Of all the genre labels on Metal Archives, none does a worse job of capturing a band’s sound than Vetter’s. “Folk/Viking Black Metal” accounts at best for about 10% of Vetterkult, the 9-year-old project’s debut album. The rest is a dizzying patchwork of musical styles that, taken as a whole, defies categorisation. Few modern albums are as daring in their scope as Vetterkult – from recent years only Cave In’s White Silence comes to mind – but none offers so unified a whole from such diverse strands. Half the fun of Vetterkult is puzzling out what makes it work as more than just an eclectic mixtape put together by a broad-tasted fan of heavy music.
Running through the album’s main arteries is a bloodstream of avant-garde black metal: a cryptic hybrid of Kénôse and Dialogue with the Stars, cloaked in the cavernous production values of recent old-school death metal. Yet only three of the album’s nine tracks showcase Vetter’s distinctive take on black metal. Almost as important to Vetterkult’s success are its three ambient tracks: opener ‘Over Havet’ is a masterfully dense work of synth orchestration and atmospherics that displays a grasp of the craft to rival Coil or David Sylvian. ‘Stenklang’, on the other hand, slides unnervingly between metallic soundscaping and eerily minimal, Wagnerian horns.
Then there are the real assaults on the listener’s idea of what does and doesn’t belong on a black metal album. As well as the above, Vetterkult boasts a slab of bass-driven sludge (‘Brennoffer’), some fine Sabbathian doom (‘Brattefoss’) and, most impressive of all, a very trad-sounding folk rock song (‘Peters Vise’) worthy of Fairport Convention or The Albion Band, though in the most Norwegian way possible.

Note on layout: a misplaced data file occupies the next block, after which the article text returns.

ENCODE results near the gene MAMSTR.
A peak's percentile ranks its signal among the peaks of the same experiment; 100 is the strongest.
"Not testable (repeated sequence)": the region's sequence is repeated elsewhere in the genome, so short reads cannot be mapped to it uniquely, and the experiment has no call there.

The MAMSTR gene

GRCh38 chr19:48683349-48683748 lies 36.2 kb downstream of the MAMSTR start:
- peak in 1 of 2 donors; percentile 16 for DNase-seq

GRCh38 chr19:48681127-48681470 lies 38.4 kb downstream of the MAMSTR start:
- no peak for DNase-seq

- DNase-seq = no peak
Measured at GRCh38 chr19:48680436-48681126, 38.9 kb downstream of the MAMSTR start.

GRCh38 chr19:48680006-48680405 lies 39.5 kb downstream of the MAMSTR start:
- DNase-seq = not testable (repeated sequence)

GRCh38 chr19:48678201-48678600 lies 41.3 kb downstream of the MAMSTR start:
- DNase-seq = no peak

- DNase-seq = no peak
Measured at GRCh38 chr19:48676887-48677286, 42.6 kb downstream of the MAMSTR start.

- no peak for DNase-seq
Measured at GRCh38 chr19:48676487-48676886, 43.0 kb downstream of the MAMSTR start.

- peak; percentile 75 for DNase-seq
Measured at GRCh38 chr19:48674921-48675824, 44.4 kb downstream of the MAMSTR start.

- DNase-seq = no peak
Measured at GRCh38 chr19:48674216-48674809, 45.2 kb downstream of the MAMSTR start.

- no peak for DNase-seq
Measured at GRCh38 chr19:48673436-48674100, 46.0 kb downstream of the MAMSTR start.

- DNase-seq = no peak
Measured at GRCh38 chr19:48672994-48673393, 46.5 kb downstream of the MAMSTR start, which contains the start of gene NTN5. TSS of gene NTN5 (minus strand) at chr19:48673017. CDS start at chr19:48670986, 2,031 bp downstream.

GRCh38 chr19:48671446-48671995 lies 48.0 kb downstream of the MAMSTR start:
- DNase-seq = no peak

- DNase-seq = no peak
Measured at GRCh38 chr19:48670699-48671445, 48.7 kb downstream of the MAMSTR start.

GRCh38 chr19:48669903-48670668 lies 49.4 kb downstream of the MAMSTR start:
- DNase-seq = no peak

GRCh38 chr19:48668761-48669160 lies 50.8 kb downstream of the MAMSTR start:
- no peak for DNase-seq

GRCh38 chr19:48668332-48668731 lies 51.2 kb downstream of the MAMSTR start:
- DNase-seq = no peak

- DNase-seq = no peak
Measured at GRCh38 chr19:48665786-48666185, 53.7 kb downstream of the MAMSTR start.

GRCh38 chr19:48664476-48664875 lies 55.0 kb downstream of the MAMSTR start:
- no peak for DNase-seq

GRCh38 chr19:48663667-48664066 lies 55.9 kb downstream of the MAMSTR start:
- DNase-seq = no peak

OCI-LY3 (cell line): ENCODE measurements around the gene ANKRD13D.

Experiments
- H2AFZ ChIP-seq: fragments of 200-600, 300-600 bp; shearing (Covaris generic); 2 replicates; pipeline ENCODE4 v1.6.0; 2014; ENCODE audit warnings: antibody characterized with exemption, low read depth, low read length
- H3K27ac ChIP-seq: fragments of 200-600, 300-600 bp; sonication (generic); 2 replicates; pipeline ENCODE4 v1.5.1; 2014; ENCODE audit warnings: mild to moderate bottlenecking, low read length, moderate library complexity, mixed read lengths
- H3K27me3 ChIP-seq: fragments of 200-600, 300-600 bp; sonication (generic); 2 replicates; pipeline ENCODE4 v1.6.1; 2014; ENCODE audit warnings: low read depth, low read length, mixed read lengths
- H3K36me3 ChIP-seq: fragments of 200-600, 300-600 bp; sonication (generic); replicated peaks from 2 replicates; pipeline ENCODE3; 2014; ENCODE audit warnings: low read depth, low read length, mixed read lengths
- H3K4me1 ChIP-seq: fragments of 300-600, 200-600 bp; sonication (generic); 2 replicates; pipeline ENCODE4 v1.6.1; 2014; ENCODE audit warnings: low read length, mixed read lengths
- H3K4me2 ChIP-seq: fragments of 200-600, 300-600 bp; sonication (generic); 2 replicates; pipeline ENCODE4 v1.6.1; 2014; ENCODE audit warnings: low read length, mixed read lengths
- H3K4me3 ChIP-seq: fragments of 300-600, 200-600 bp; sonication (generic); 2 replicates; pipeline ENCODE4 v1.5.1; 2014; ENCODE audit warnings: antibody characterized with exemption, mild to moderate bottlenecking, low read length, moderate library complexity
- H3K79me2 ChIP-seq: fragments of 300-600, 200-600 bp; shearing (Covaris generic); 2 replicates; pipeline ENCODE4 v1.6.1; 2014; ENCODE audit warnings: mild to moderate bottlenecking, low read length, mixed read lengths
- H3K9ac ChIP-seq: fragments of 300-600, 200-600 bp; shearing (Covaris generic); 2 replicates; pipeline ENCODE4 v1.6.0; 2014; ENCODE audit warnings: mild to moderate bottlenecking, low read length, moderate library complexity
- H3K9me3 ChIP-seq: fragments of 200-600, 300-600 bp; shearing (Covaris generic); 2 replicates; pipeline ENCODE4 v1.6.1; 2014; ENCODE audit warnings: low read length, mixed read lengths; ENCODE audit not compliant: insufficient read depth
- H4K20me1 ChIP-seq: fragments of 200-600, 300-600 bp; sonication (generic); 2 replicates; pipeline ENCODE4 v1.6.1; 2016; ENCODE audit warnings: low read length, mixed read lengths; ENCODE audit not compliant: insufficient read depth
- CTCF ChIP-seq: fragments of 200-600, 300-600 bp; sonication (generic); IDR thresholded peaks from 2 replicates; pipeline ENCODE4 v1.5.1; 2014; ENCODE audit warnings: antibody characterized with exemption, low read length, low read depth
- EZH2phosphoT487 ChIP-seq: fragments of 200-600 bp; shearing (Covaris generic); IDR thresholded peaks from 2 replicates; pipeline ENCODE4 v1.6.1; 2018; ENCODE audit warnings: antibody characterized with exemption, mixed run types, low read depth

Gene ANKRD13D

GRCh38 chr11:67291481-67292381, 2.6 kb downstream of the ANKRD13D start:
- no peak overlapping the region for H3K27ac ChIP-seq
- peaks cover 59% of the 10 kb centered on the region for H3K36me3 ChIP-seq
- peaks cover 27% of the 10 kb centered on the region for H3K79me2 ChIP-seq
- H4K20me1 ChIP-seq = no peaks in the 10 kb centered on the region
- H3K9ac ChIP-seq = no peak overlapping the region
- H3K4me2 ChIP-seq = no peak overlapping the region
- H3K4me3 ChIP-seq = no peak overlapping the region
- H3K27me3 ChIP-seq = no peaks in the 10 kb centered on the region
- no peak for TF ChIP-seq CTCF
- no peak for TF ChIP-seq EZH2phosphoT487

All this together may sound like a trainwreck of an album, and on first listen it’s bound to raise a sceptical eyebrow or two. But, as mentioned above, one of the most engaging things about Vetterkult is that, given a few chances, the pieces do actually start to fit together: you start to hear traces of one song’s style in other songs, and eventually an image of the single deranged mastermind behind the album begins to emerge. Much like kindred spirit Tarihan’s Hohe Tannen, Vetterkult achieves the impossible dream of uniting ancient tradition with fiercely modern metal. Such albums come along once in a decade, and for that reason alone, deserve to be heard.
Stream Vetterkult in its entirety and buy the CD from the Demonhood Productions bandcamp.